Related Molecular Biology Articles:

Cell biology: All in a flash!
Scientists of Ludwig-Maximilians-Universitaet (LMU) in Munich have developed a tool to eliminate essential proteins from cells with a flash of light.
A biology boost
Assistance during the first years of a biology major leads to higher retention of first-generation students.
Scientists find biology's optimal 'molecular alphabet' may be preordained
Life uses 20 coded amino acids (CAAs) to construct proteins.
Molecular biology: Phaser neatly arranges nucleosomes
LMU researchers have, for the first time, systematically determined the positioning of the packing units of the fruit fly genome, and discovered a new protein that defines their relationship to the DNA sequence.
Molecular virologist fights influenza at the molecular level
In research to improve influenza therapies against H7N9 and other influenza strains, Chad Petit and his University of Alabama at Birmingham colleagues have detailed the binding site and mechanism of inhibition for two small-molecule experimental inhibitors of influenza viruses.
The complicated biology of garlic
Researchers generally agree that garlic, used for thousands of years to treat human disease, can reduce the risk of developing certain kinds of cancers, cardiovascular disease, and type 2 diabetes.
Study suggests molecular imaging strategy for determining molecular classifications of NSCLC
Recent findings suggest a novel positron emission tomography (PET) imaging approach determining epidermal growth factor receptor (EGFR) mutation status for improved lung cancer patient management.
The biology of color
Scientists are on a threshold of a new era of color science with regard to animals, according to a comprehensive review of the field by a multidisciplinary team of researchers led by professor Tim Caro at UC Davis.
Molecular microscopy illuminates molecular motor motion
A toddler running sometimes loses footing because both feet come off the ground at the same time.
Kinky biology
How and why proteins fold is a problem that has implications for protein design and therapeutics.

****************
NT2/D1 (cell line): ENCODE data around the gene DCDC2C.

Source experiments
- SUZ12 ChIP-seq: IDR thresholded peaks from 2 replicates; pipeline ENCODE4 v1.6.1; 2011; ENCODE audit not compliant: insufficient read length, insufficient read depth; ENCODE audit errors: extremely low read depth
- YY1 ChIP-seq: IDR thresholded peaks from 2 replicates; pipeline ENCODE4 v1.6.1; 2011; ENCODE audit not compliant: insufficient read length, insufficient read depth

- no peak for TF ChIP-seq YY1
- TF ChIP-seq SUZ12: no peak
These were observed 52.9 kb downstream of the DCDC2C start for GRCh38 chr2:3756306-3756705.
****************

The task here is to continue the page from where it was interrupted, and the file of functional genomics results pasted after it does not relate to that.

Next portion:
More Molecular Biology News and Molecular Biology Current Events

Trending Science News

Current Coronavirus (COVID-19) News

Top Science Podcasts

We have hand picked the top science podcasts of 2020.
Now Playing: TED Radio Hour

Teaching For Better Humans 2.0
More than test scores or good grades–what do kids need for the future? This hour, TED speakers explore how to help children grow into better humans, both during and after this time of crisis. Guests include educators Richard Culatta and Liz Kleinrock, psychologist Thomas Curran, and writer Jacqueline Woodson.
Now Playing: Science for the People

#556 The Power of Friendship
It's 2020 and times are tough. Maybe some of us are learning about social distancing the hard way. Maybe we just are all a little anxious. No matter what, we could probably use a friend. But what is a friend, exactly? And why do we need them so much? This week host Bethany Brookshire speaks with Lydia Denworth, author of the new book "Friendship: The Evolution, Biology, and Extraordinary Power of Life's Fundamental Bond". This episode is hosted by Bethany Brookshire, science writer from Science News.
Now Playing: Radiolab

Space
One of the most consistent questions we get at the show is from parents who want to know which episodes are kid-friendly and which aren't. So today, we're releasing a separate feed, Radiolab for Kids. To kick it off, we're rerunning an all-time favorite episode: Space. In the 60's, space exploration was an American obsession. This hour, we chart the path from romance to increasing cynicism. We begin with Ann Druyan, widow of Carl Sagan, with a story about the Voyager expedition, true love, and a golden record that travels through space. And astrophysicist Neil de Grasse Tyson explains the Coepernican Principle, and just how insignificant we are. Support Radiolab today at Radiolab.org/donate.